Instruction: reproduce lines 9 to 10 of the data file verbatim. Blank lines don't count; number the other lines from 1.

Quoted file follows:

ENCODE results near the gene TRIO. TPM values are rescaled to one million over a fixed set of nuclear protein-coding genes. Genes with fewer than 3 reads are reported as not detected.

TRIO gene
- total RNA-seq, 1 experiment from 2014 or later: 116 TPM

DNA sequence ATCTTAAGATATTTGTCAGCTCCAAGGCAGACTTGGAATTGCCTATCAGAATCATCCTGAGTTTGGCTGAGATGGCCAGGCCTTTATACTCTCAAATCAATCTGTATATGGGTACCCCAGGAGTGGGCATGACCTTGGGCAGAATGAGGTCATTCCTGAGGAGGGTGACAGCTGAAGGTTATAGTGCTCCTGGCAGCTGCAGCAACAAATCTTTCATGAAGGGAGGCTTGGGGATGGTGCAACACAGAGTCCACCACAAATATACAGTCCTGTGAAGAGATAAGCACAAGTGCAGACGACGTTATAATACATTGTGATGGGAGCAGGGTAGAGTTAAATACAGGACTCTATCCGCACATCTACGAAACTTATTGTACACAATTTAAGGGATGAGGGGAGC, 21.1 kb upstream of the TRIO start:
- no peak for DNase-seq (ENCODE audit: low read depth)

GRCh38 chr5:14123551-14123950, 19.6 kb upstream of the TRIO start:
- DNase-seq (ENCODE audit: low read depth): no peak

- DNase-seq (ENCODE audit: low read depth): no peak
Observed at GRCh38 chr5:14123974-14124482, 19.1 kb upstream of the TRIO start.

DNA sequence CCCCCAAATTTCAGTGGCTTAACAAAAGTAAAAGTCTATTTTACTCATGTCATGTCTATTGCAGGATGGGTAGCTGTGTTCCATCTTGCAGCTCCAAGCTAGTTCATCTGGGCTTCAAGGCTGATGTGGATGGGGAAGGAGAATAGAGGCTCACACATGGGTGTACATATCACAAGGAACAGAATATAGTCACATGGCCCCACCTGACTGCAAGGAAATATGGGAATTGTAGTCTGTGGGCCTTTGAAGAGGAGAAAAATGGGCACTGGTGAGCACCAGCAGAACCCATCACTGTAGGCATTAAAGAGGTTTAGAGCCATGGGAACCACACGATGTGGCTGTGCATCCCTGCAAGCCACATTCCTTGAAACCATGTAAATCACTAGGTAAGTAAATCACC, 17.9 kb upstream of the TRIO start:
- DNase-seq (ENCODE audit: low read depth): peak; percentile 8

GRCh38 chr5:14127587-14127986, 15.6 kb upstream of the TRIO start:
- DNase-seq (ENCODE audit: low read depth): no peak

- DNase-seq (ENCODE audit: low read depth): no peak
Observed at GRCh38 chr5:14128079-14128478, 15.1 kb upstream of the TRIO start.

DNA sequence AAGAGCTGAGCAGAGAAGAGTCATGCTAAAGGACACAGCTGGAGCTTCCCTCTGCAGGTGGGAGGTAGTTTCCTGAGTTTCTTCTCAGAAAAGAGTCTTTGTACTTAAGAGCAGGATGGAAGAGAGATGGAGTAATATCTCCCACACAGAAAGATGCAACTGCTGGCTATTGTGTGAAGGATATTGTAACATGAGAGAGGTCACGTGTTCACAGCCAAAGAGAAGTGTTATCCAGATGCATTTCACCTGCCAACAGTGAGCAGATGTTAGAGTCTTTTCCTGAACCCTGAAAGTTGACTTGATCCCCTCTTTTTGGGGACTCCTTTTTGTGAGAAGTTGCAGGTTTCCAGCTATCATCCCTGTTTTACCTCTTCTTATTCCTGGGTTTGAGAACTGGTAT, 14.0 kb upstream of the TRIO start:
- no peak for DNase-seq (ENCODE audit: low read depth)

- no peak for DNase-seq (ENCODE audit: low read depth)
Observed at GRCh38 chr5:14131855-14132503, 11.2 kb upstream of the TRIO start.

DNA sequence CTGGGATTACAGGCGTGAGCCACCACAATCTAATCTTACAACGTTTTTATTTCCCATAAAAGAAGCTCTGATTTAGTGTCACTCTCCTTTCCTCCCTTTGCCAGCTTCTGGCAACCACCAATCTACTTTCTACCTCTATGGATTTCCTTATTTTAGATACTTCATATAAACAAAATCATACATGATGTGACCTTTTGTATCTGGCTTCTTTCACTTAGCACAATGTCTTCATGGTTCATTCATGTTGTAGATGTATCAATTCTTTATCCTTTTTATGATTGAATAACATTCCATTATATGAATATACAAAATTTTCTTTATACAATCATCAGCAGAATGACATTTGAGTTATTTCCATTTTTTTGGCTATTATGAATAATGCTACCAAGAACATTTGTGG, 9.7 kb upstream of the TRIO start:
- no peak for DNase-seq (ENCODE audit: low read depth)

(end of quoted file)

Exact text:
Observed at GRCh38 chr5:14123974-14124482, 19.1 kb upstream of the TRIO start.

DNA sequence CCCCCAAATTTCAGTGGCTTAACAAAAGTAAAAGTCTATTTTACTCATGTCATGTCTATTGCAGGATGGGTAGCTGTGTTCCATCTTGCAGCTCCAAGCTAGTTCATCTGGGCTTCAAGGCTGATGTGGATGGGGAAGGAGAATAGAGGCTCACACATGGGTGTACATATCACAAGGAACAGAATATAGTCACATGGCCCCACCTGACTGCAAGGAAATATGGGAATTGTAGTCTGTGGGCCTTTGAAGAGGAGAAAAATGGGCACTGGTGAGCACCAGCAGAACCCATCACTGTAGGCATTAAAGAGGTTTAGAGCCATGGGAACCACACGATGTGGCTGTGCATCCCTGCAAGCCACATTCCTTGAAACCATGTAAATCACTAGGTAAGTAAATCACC, 17.9 kb upstream of the TRIO start: